– Install Google Chrome if you don’t have it already.

– Open the above JS-HTML example in Google Chrome (Right Click on the JS-HTML file you created above and select “Open With ..” and choose Chrome)

– Click on settings >> Tools >> Javascript Console

This opens a console window that displays error messages (and a bunch of other tools) to help you debug your code.

This console is very helpful when debugging javascript errors. Most browsers have plugins that do similar things.

2. Notepad++ is a great free text editor designed specifically for programmers. Check it out here.

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      a. Show your counselor your current, up-to-date Cyber Chip.
      b. Discuss first aid and prevention for the types of injuries or illnesses that could occur during programming activities, including repetitive stress injuries and eyestrain.

    2. History. Do the following:
      a. Give a brief history of programming, including at least three milestones related to the advancement or development of programming.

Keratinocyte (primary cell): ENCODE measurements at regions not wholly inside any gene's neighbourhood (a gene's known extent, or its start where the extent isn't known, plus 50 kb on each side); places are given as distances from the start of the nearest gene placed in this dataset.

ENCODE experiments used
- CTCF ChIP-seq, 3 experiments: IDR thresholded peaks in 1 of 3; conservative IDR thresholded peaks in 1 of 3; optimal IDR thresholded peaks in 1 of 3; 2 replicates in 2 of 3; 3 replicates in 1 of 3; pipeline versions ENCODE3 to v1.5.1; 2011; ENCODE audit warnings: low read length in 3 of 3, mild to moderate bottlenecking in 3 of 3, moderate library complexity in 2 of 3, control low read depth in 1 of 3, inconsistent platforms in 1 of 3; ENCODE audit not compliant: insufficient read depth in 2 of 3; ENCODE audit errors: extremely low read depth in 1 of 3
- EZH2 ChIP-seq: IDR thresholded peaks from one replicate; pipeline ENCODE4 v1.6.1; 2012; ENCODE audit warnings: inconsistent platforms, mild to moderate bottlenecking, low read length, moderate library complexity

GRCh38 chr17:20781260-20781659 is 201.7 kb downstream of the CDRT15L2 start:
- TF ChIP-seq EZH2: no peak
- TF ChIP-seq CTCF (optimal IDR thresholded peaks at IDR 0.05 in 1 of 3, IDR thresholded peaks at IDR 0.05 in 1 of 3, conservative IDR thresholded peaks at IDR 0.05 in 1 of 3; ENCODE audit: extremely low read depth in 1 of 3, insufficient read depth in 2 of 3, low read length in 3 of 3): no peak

b. Describe the evolution of programming methods and how they have improved over time.

    3. General knowledge. Do the following:
      a. Create a list of 10 popular programming languages in use today and describe which industry or industries they are primarily used in and why.
      b. Describe three different programmed devices you rely on every day.

    4. Intellectual property. Do the following:
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      b. Describe the difference between licensing and owning software.
      c. Describe the differences between freeware, open source, and commercial software, and why it is important to respect the terms of use of each.

    5. Projects. Do the following:
      a. With your counselor’s approval, choose a sample program. Then, as a minimum, modify the code or add a function or subprogram to it. Debug and demonstrate the modified program to your counselor.
      b. With your counselor’s approval, choose a second programming language and development environment, different from those used for requirement 5a and in a different industry from 5a. Then write, debug, and demonstrate a functioning program to your counselor, using that language and environment.
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      d. Explain how the programs you wrote for requirements 5a, 5b, and 5c process inputs, how they make decisions based on those inputs, and how they provide outputs based on the decision making.